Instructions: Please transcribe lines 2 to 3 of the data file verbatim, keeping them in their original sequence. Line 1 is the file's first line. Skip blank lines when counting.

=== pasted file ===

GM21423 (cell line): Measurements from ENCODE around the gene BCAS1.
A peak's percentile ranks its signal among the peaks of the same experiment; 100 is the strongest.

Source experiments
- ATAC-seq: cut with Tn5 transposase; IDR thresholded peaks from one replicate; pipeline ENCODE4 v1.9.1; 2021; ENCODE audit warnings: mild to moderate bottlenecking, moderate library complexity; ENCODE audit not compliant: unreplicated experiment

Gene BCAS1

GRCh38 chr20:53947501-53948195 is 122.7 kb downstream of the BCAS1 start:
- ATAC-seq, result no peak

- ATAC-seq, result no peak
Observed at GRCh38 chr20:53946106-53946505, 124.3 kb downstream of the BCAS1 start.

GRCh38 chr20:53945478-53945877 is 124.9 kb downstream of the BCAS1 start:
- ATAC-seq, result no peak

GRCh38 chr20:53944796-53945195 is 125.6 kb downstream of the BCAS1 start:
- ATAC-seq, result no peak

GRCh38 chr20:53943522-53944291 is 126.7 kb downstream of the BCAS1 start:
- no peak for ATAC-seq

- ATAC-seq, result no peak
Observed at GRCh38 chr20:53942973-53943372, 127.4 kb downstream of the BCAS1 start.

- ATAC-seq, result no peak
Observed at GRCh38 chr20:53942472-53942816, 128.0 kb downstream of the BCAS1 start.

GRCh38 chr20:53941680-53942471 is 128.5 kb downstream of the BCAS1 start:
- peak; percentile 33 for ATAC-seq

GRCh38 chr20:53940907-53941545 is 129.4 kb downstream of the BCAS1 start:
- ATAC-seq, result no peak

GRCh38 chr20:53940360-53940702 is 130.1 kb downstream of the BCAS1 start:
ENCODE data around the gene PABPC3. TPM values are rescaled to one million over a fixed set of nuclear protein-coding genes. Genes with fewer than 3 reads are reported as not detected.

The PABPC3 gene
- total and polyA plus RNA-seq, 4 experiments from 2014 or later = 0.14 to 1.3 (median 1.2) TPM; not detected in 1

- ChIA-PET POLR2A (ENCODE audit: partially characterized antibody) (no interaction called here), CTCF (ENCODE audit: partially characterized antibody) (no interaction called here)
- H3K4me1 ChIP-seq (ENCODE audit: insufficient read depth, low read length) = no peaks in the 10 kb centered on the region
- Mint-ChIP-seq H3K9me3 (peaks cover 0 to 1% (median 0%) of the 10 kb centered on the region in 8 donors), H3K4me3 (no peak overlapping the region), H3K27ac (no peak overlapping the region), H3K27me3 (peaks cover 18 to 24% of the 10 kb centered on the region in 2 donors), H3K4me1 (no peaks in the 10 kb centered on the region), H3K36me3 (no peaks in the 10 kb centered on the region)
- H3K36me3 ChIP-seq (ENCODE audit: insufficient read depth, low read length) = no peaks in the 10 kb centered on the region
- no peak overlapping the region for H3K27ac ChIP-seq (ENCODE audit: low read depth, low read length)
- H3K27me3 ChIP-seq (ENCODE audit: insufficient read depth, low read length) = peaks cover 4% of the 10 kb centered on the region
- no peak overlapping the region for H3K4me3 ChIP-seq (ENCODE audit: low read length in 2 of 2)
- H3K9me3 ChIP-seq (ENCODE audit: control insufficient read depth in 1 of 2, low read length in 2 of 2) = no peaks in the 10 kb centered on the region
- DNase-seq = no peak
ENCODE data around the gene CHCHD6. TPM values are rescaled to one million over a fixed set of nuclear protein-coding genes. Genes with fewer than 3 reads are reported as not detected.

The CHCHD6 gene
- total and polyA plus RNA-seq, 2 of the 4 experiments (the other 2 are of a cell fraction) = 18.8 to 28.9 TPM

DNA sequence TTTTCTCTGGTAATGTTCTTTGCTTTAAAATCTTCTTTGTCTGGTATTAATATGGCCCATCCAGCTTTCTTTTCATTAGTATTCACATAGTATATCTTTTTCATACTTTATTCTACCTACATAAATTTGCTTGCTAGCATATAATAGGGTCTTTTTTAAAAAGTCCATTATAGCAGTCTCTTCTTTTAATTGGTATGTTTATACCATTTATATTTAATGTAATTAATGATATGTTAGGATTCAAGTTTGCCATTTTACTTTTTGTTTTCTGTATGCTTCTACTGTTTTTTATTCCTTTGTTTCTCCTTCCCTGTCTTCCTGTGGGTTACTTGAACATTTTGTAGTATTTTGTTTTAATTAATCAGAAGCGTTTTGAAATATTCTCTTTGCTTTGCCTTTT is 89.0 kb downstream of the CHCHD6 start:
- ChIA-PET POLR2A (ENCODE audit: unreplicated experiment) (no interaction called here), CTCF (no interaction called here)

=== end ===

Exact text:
A peak's percentile ranks its signal among the peaks of the same experiment; 100 is the strongest.

Source experiments